Wednesday, November 12, 2014

On Becoming A Professional Patient

Lately something I am really struggling with is balancing blog commitments with my work and school commitments.

So many amazing opportunities have come my way in the last year and a half, as far as my blog is concerned, but it is hard to keep that momentum going; I’ve had the opportunity to attend, most recently, Stanford Medicine X, the ePatient Connections conference, and a Creaky Joints meeting.  This weekend I will be attending a meet-up at the American College of Rheumatology (ACR) annual meeting. 

Now that I’m working part-time – four days a week – and going to school one day a week – I am exhausted all the time.  This means I do not have the time or energy to work out, or do much else of anything.  I’m lucky on nights where I don’t fall asleep on the couch before 9:30 p.m.

I know many people with chronic illnesses that are self-employed.  And I certainly get the flexibility that it provides.  However, it also means that you are responsible for finding and paying for health insurance, it may mean that you do not have a steady or consistent income, and you may not have other perks that a more traditional job might provide. 

On the other hand, self-employment allows you to take breaks throughout the day, makes it so that you do not have to call in sick every time you don’t feel good, and allows you to accommodate any other needs specific to your health condition. 

So what is the best way to deal with this?

By May, I will have two Master’s degrees and a PhD.  The thought of not working after all of that seems silly. 

But a 9-5 job is exhausting. 

Having a full-time, traditional job also means that I would have to find an employer flexible enough to allow me to take time off to attend conferences and other events, or it means having to give up those opportunities.  It also means being straightforward and realistic about my health issues and how they could potentially impact a traditional job.    

Obviously, I’m aware of how lucky I am to have this problem. 

Trust me, I know. 

My blog has sustained me these last six years, so it’s hard to imagine having to walk away just as the momentum has picked up.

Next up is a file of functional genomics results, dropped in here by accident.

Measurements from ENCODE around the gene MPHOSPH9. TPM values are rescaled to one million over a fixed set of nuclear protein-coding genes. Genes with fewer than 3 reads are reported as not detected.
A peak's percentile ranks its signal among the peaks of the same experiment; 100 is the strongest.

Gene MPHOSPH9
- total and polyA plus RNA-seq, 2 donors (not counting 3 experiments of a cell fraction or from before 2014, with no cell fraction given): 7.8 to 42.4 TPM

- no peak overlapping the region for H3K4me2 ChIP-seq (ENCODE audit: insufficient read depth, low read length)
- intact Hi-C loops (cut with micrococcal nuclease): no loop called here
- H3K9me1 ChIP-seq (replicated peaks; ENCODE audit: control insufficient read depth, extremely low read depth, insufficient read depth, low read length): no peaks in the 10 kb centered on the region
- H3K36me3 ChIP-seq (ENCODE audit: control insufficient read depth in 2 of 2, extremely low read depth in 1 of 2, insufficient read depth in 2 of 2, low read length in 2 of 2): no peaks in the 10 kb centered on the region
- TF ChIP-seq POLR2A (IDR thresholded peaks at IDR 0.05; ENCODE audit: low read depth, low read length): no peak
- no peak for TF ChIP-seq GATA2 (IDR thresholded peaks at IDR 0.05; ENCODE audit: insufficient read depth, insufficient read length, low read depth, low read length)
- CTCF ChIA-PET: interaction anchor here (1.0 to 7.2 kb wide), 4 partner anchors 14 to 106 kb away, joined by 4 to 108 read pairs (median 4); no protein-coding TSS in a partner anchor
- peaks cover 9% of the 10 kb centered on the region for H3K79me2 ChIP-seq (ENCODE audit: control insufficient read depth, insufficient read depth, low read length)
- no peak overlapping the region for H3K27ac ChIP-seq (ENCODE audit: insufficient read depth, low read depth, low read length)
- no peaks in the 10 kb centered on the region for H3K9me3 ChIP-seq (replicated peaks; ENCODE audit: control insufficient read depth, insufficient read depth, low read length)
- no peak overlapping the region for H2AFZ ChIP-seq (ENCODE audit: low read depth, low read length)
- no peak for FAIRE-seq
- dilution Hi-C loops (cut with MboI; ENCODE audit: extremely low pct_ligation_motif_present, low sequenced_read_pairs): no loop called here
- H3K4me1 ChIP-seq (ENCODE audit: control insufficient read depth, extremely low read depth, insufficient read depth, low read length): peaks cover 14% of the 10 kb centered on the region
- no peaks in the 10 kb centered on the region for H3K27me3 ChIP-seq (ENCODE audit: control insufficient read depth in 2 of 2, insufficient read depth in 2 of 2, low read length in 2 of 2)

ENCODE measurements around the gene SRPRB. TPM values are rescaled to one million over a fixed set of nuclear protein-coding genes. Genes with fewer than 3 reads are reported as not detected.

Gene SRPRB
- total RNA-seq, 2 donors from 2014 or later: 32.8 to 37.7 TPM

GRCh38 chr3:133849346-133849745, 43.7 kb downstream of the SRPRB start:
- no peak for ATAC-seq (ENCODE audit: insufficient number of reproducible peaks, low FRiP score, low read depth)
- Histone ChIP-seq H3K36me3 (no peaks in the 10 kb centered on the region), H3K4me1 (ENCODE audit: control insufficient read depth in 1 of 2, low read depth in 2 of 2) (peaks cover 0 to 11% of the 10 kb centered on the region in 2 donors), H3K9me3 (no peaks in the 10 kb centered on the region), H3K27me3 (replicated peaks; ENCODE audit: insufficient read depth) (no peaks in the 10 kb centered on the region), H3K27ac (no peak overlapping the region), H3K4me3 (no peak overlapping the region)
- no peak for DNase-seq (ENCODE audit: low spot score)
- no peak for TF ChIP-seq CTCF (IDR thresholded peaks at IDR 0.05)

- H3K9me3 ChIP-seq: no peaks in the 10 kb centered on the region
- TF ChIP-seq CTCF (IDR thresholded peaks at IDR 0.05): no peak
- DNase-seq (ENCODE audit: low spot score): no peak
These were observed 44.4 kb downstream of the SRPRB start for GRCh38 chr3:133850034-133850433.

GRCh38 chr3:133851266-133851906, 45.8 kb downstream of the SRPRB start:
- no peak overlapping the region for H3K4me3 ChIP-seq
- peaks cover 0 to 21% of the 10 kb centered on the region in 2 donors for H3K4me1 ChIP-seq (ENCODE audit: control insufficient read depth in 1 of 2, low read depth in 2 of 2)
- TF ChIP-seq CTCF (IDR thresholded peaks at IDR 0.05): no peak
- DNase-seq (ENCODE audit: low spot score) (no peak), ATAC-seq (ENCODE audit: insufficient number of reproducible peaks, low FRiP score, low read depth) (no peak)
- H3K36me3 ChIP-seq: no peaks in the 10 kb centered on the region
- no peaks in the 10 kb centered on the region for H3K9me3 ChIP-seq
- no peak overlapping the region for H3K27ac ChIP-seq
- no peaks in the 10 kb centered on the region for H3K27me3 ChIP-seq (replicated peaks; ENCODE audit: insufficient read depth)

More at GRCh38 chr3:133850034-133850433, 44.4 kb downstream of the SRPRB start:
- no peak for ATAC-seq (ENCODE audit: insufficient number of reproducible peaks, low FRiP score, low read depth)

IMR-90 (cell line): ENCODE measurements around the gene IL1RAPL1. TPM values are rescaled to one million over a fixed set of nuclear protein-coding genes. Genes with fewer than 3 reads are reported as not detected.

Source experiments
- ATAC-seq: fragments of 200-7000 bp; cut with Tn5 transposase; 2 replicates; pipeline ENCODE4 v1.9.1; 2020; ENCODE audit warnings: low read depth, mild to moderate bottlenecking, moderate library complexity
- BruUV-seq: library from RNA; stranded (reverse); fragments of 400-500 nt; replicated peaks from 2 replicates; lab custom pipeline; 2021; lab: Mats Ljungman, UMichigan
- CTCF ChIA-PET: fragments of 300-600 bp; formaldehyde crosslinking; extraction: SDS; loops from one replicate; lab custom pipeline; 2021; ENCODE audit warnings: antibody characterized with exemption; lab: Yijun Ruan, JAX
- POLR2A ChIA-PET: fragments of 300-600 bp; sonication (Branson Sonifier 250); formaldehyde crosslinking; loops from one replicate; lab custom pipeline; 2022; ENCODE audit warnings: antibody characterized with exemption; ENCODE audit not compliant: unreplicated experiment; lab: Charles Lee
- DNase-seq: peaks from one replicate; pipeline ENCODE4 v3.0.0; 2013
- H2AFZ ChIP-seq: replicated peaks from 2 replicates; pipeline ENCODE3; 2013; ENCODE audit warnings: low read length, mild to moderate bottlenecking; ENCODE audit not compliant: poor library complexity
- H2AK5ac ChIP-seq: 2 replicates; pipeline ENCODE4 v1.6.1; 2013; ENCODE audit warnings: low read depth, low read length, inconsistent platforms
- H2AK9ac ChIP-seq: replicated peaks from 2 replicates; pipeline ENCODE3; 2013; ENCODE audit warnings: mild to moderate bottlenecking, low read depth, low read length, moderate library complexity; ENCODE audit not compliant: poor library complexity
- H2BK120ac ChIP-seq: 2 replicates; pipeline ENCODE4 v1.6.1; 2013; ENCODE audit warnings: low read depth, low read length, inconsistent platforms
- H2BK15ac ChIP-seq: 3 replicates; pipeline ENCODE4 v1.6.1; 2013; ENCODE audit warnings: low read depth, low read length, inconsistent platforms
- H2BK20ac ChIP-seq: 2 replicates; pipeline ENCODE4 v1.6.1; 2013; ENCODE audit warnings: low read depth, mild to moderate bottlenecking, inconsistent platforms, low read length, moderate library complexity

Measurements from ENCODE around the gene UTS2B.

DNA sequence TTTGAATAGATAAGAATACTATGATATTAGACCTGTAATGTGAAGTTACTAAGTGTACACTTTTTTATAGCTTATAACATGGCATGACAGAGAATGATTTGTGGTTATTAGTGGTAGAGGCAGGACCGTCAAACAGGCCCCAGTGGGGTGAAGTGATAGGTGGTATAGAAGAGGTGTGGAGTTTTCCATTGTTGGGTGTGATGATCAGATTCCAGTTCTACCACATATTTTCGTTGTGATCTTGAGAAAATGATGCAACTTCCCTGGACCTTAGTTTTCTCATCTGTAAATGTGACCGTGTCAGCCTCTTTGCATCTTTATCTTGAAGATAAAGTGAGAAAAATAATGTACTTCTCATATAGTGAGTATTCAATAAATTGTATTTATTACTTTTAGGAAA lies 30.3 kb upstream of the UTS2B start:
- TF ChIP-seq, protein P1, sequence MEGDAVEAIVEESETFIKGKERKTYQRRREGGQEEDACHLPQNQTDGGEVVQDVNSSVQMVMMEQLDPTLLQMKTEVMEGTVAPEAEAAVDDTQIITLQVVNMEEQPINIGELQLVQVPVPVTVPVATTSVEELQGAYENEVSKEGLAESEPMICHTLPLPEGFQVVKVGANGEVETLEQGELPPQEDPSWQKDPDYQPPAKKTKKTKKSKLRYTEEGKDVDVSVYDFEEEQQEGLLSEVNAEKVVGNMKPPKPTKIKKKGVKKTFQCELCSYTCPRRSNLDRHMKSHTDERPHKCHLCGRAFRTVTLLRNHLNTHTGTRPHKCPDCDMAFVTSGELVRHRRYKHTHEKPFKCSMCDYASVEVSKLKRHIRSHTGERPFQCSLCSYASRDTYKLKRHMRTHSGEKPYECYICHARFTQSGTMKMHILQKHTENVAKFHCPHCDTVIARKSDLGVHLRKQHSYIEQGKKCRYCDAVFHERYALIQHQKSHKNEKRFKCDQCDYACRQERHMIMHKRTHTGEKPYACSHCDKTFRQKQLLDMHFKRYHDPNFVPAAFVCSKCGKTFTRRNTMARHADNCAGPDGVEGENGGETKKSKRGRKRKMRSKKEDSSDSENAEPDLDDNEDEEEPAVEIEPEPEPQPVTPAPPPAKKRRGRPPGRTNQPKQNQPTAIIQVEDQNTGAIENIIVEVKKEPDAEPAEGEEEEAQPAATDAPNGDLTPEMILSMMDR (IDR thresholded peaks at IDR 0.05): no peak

So how do you balance “real life” and blog life?  Do you think it’s possible to have a professional job as a patient/advocate and a job writing blog posts and attending conferences as a patient/advocate? 

In some ways, because of where my professional life is going, these two things are not really separate entities anymore.  But when I face the realities of what full-time work might mean, if that is sustainable as my illnesses ebb and flow, I also face the reality that I can only do so much. 

When it comes to purely social events, I’ve become really good at knowing what my limits are.  But when it comes to school, work, and blog stuff, I haven’t found that sweet spot yet, or the ability to say no to things.  As opportunities come my way, I want to embrace all of them. 

So what gives? 

How do I keep this part of my life that I’ve built from the ground up in terms of blogging, and the side of my life that I’ve worked so hard for?  


  1. Leslie, I think this really is a balancing act--and since you're already doing it, I think you'll be able to continue. You may find that working full time isn't quite as exhausting as working while also being a student, and as for blogging ... well. Blogging is also advocacy, but it's personal, too. You've probably noticed that your fellow autoimmune arthritis bloggers sometimes have long stretches of silence between posts, or even take hiatuses for awhile. And that's all right--healthy, even. I think as time goes on you'll find a way to balance work, daily living, dealing with your lupus and RD, school, and blogging so that everything gets done--without killing the doer. Instead of fretting over it, just breathe deeply, let the fear go, and move on. It'll all work out.

    I'm so glad I got to meet you last weekend at the Joint Decisions Summit and ACR convention. You're phenomenal!

  2. Hello Leslie,

    I have been reading your blog and I stumbled upon this point about working with RA. I completely agree that the balance is so difficult to find and there are pros and cons to each situation. It is so important to find something that works best for you. I am actually going to write about my experiences in my new blog, I hope you check it out and I look forward to reading more of your posts in the future!.